Fargo, ND 58108-6050
American Historical Society of Germans from Russia Research Library[edit | edit source]
The American Historical Society of Germans from Russia Library houses a large collection of published translations of records in edition to scholarship regarding the history and culture of Germans from Russia. The collection is focused primarily on Volga Germans, but there are resources available for other regions as well. The Library is typically open Monday-Friday, but appointments for Sundays can be made several weeks in advance. Visitors will be charged $15 for a half day of research or $30 for a full day of research.
|Address:||631 D St
Lincoln, Nebraska 68502
Writing to an Archive[edit | edit source]
Do not assume that archive employees will be able to speak and/or read English. As a general rule of thumb, you should write your request in the language of the archivist - for example, if you are writing to an archive in Russia, you should write your request in Russian. If you are writing to an archive in Ukraine, you should write your request in Ukrainian or Russian (or both!). You can include a copy of your letter in English below the Russian translation. If the archive writes back in English, you may correspond in English.
You do not have to speak Russian in order to write to a Russian archive. In general, online translators such as Google Translate can be useful as long as you use short, simple, and concise sentences. Complex ideas or flowery words can be difficult to translate. You may want to follow the general outline below and fill in the blanks with information specific to your situation. Some of the blanks require you to put words in genitive or prepositional case. To learn more about this, please see the Reading Russian Documents: Deciphering the Handwriting and Understanding the Grammar "How to" guide.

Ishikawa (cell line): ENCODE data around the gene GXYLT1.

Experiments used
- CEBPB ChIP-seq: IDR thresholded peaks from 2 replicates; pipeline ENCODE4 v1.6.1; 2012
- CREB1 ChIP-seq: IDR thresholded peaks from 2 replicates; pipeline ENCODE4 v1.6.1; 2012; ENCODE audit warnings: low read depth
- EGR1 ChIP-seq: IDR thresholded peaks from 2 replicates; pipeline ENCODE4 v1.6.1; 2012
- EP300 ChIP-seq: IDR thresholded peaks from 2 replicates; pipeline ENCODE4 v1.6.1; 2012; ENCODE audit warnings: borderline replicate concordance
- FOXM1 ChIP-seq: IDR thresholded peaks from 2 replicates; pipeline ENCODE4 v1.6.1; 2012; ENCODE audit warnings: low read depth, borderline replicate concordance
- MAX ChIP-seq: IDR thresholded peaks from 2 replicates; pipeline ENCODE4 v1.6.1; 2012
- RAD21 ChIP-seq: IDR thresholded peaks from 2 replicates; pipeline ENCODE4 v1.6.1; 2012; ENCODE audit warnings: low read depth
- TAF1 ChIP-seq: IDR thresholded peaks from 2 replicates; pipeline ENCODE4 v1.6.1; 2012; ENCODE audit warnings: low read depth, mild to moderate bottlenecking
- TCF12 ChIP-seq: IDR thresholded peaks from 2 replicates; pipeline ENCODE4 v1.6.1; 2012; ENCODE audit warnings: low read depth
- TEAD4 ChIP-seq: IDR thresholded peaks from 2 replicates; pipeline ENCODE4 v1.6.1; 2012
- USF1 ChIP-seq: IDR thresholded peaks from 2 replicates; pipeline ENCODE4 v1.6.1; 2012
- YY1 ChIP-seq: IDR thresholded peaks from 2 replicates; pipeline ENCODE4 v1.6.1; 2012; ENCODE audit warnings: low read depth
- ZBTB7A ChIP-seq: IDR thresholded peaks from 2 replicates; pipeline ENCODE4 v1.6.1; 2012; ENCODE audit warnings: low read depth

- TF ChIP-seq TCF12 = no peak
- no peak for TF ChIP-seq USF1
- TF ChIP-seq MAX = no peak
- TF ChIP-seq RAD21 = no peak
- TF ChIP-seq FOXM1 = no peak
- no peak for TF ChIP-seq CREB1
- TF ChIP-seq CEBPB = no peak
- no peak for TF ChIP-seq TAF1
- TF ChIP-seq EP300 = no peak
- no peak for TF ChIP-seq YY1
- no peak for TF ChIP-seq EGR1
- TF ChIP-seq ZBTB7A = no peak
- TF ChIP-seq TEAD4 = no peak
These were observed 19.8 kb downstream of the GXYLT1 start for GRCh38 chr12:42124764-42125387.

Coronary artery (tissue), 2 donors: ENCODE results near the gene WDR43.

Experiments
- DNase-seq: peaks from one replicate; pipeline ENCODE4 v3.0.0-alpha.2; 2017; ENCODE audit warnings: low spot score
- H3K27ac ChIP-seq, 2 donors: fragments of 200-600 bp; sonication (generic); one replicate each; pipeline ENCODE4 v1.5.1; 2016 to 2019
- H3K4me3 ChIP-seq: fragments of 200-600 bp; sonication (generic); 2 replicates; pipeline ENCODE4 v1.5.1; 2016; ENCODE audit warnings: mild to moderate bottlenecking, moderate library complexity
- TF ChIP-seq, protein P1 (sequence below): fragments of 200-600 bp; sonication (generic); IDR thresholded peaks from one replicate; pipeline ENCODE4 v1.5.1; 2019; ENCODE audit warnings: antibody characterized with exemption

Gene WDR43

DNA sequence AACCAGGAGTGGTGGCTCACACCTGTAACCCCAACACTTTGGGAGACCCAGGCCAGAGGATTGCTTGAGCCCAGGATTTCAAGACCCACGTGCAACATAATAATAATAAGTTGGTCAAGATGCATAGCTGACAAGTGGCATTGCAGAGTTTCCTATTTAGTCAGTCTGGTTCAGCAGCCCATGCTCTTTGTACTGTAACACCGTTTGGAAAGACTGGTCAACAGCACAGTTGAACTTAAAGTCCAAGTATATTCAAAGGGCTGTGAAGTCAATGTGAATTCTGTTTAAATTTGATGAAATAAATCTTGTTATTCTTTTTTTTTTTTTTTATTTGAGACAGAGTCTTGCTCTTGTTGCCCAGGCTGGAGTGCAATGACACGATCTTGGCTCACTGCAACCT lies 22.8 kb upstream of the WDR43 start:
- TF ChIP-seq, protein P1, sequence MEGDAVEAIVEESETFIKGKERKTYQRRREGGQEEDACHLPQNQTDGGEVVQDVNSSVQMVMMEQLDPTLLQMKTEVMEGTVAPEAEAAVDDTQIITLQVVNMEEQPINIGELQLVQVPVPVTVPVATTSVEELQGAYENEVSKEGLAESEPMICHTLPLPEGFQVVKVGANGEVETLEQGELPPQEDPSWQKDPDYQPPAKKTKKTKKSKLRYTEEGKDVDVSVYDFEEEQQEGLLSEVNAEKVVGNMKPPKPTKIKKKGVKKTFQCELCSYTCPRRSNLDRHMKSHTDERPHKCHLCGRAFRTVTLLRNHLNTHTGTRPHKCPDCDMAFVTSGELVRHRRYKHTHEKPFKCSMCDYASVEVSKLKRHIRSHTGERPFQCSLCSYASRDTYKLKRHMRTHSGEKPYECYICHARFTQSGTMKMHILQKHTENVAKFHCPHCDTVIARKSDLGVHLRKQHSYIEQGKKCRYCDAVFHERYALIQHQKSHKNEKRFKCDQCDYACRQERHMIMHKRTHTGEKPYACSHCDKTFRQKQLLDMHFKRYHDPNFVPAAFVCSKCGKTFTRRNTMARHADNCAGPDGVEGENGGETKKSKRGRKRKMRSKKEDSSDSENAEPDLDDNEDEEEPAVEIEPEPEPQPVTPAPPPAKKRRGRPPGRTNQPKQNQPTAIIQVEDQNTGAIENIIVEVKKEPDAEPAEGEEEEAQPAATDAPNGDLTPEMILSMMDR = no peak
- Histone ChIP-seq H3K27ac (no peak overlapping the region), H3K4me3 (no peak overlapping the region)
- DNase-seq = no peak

| Директору архива [Archive Initials]
 От [Your full name and contact information]
 Добрый день!
 Прошу Вас мне помочь в генеалогическом поиске.
 Мой [relationship* - grandmother, great-grandfather, etc.],
 [full name of ancestor in both Russian and German], [religion (in genitive case)**] вероисповедания,
[8a] родился (if your ancestor was female, use родилась instead)
[8b] женился (if your ancestor was female, use вышла замуж instead) [name of spouse (in genitive case)]
[8c] умер (if your ancestor was female, use умерла instead)
 в [name of colony/parish in both Russian and German (in prepositional case)],
 в [date of birth, marriage, or death],
 Прошу, используя имеющиеся в Вашем архиве метрические книги в
[fond and opis number if available, and/or any other additional information],
сообщить мне сведения
[12a] о его (if your ancestor was female, use её instead) родителях.
[12b] o его (if your ancestor was female, use её instead) браке.
[12c] o его (if your ancestor was female, use её instead)
 Пожалуйста, пришлите мне копии имеющихся документов.
 Оплату гарантирую.
 С уважением,
[Your full name]
| To the Director of the Archive [Archive Initials]
 From [Your full name and contact information]
 Good day!
 I request your help in my genealogical search.